Warm Bodies - Isaac Marion
Maybe it's 3.5, maybe, but there's a lot that pushed it back down to three.

But first, I'm going to cover what I really, really liked about Warm Bodies:

Perry Kelvin. He was a great, fleshed-out character, and I wanted more of him every time he was mentioned. There was great care put into the Perry/R dynamic that wasn't present throughout the rest of the book, in my opinion, and I hungered for it in a way comparable to zombies hungering for brains and memories. I loved, loved loved the way that eventually the voices switch from italics to quotes as the book progresses. That is, Perry's thoughts starts off in quotations because he begins more real than R (who's thoughts are in italics, more voiceless), and later R switches to quotations because he's more realized now than Perry. It's brilliant and subtle. I adored it. If the rest of the book were so gorgeous and subtle, I would've given this the easiest five stars of my life and would probably be out buying every version of this book right now.

But there were things that I really didn'tlike. Like the zombies in the beginning not acting enough like zombie monsters for there to be a noticeable enough change at the end of the book. I get that R needed to be relatable but I don't think he really needed a "zombie society" with a structured marital system. I thought And there were pictures that just didn't fit right, or were almost quite laughable, like the "scary" skeletons handing out polaroid pictures.

The climax fell flat. To be honest, I couldn't even quite tell you what resolved the climax. Why did the skeletons all just wander away (which in itself is kind of a disappointing resolve in itself)? I just . . . I don't understand! What was the point of making the (thing) with Grigio almost erotically slow? Maybe it was all for effect, but if so, I didn't feel anything. I feel like Perry and R should have had a part in this climax, but Perry wasn't there, and it wasn't much about R. This all just didn't seem to work for me.

Now to the worst bits. I don't know how these little tidbits made it to publishing. But there were some really horrible language and sentences that I just couldn't handle: fat-shaming and some sexist language. At one point, R and Julie somehow come onto the topic of zombies eating overweight people. Yes, that's right, because this somehow needs to be talked about? And do you know what R does? R sticks his tongue out, points to it, and gags. He gags Apparently even zombies are picky, and they won't eat overweight people because they have to "pick around the fat" or something. I couldn't believe my eyes.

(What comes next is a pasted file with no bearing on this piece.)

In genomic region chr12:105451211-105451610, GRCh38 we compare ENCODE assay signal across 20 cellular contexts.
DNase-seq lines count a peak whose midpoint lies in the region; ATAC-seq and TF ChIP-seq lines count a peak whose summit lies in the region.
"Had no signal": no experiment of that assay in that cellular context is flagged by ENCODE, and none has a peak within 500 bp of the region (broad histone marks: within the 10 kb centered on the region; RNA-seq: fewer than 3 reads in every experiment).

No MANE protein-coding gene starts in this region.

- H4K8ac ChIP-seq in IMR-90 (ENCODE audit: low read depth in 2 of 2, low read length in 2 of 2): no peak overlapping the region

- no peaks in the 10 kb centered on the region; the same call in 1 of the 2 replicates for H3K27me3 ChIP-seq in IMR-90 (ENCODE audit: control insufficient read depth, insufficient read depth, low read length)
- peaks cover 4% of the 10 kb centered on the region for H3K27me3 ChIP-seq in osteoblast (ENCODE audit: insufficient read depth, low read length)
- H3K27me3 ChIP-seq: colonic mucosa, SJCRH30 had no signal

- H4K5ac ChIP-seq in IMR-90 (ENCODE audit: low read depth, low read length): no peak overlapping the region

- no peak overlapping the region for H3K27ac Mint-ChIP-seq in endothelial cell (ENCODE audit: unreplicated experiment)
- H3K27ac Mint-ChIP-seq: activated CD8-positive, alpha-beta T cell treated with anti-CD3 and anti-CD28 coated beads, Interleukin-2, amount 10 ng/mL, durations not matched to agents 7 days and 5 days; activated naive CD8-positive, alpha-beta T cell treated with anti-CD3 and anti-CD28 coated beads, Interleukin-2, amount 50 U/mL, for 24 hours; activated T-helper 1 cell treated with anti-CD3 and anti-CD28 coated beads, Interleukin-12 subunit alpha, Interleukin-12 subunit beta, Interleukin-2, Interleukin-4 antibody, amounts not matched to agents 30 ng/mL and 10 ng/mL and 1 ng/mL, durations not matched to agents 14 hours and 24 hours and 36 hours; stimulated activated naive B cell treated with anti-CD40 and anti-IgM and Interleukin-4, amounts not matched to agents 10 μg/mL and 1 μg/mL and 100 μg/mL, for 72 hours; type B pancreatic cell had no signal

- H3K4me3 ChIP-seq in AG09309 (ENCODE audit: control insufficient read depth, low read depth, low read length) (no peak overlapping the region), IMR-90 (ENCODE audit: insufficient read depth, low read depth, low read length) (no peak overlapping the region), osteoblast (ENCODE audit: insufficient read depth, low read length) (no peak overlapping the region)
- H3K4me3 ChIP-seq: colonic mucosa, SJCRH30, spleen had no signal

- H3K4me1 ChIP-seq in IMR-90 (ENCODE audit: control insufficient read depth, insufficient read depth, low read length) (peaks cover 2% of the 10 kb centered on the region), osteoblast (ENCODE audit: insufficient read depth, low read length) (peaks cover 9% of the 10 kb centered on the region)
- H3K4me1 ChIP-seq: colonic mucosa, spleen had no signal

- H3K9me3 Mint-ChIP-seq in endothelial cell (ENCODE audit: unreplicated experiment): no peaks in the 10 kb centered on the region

And wait, that's not even the worst one. Just wait. I found this gem on page 132: "Julie studies me dubiously, like a photographer forced to consider a chubby model." Never mind the mentioning of an emotion outside of dialogue (in adverb form!), this is absolutely horrendous. I actually gasped. Only the fact that this was a library copy kept this book from sailing across the room.

And then we come to some sexist language. It was kind of pervasive in undertones throughout the entire book (and I really wasn't surprised this was written by a guy), but sometimes there were things that came up that were completely unnecessary. Such as mentioning how Julie was as "unpretty as I've ever seen her" or something like that. Dude, R, you're a zombie. Even if he weren't, Marion still doesn't need to have that observation mentioned in his main protag's thoughts. It's just . . . all like an undercurrent in this book. I was so sick of Marion at the last page. I just feel like he's this massive fat-shaming, sexist douchebag, and the last thing I want to do is read more of his books to see what else he unconsciously writes into his dialogue/prose.

All in all, there were a lot of sweet parts in Warm Bodies, however, and I did love the ending about the real cure. That was lovely. I do love Nora, and there were beautiful moments in the book that I drank up and treasured. However, there were also disgusting crap that destroyed the narrative and parts that didn't quite make sense that really clashed with what I loved.